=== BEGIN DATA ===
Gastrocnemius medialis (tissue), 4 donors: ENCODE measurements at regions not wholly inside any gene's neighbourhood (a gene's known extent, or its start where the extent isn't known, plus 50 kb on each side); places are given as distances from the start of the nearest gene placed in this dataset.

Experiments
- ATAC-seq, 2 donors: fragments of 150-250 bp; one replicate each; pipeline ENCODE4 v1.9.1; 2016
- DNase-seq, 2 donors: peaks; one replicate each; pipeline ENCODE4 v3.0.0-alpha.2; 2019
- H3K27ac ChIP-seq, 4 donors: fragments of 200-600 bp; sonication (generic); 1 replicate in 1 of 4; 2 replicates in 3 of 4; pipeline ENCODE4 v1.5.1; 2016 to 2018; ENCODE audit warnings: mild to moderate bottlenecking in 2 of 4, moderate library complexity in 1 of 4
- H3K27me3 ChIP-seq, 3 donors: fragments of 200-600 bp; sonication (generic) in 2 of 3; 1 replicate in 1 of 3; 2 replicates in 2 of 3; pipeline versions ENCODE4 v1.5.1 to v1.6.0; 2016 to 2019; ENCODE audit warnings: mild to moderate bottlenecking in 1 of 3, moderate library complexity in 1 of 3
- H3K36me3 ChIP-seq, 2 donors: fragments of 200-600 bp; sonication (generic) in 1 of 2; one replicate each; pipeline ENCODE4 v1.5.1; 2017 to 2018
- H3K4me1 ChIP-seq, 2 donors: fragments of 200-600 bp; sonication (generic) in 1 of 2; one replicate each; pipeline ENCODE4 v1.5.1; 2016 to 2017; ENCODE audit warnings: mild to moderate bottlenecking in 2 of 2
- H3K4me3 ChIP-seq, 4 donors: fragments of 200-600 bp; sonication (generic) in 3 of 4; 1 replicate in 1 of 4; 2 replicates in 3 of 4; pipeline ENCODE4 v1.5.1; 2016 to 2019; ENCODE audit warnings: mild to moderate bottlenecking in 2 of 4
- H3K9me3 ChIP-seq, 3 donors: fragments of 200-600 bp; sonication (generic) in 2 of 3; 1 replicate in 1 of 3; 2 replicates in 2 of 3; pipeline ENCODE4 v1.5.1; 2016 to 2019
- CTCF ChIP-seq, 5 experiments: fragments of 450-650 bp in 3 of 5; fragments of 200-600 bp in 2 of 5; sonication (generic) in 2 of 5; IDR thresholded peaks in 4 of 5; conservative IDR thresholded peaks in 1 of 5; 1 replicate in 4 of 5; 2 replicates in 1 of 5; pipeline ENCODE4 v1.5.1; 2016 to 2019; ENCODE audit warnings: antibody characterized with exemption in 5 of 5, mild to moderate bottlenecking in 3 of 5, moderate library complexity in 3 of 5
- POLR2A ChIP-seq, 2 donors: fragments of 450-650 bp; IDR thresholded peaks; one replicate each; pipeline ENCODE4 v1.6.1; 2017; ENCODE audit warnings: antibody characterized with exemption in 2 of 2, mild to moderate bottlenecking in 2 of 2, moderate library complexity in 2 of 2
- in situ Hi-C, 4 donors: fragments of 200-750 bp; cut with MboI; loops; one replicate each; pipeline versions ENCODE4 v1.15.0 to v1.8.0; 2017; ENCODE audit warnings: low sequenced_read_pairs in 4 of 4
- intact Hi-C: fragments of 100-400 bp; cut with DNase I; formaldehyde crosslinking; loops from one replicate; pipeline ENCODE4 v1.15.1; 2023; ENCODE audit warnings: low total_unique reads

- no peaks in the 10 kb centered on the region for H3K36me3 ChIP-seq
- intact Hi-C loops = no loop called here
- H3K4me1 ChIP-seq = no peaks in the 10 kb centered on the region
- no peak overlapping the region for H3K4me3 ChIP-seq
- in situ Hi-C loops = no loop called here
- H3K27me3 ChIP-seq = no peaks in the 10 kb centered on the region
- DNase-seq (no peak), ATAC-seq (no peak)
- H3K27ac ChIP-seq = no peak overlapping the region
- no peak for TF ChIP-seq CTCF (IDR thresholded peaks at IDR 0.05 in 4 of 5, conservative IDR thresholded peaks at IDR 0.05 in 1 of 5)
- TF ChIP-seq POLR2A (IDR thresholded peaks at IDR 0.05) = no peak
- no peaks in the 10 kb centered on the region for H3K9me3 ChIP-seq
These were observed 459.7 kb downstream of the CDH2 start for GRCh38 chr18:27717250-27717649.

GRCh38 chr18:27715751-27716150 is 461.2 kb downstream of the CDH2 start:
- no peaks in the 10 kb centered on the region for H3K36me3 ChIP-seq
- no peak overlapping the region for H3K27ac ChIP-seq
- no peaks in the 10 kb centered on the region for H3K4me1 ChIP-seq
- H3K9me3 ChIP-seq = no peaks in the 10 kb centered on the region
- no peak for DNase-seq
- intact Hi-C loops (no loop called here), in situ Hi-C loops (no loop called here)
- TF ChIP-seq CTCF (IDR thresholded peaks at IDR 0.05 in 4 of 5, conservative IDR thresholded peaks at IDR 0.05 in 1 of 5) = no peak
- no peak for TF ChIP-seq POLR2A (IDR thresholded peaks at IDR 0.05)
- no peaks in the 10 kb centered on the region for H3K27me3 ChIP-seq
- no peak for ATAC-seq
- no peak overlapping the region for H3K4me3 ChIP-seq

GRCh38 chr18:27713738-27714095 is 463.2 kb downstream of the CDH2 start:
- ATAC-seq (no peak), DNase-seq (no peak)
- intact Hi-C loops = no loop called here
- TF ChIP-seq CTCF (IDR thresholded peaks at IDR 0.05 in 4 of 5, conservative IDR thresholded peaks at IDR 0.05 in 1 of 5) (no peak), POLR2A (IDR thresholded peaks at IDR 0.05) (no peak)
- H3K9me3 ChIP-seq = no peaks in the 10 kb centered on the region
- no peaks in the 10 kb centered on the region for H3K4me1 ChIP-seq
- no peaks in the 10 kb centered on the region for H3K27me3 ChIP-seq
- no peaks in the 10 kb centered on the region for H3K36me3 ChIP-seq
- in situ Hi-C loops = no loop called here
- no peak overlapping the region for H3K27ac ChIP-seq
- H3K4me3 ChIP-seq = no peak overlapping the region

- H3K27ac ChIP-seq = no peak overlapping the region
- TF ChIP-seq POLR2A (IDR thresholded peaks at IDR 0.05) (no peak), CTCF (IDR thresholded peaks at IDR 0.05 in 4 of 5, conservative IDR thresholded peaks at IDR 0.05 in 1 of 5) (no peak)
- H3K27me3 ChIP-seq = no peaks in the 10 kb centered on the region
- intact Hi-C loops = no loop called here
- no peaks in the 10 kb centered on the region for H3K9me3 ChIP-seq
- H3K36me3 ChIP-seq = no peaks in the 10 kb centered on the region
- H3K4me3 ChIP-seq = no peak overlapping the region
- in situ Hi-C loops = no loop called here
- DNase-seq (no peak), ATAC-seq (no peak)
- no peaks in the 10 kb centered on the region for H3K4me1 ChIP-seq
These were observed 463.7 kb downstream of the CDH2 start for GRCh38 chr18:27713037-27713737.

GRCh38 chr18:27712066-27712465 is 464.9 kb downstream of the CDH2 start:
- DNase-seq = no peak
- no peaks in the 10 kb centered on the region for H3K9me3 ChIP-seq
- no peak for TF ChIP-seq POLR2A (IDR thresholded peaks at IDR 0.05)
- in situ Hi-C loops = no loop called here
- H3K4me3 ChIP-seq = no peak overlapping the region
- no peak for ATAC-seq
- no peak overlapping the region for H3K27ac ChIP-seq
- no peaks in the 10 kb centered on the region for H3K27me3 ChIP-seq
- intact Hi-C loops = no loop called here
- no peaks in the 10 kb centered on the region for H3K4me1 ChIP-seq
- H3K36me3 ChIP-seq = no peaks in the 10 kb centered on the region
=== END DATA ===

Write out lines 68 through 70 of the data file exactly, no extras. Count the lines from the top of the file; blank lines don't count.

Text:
- no peak overlapping the region for H3K27ac ChIP-seq
- no peaks in the 10 kb centered on the region for H3K27me3 ChIP-seq
- intact Hi-C loops = no loop called here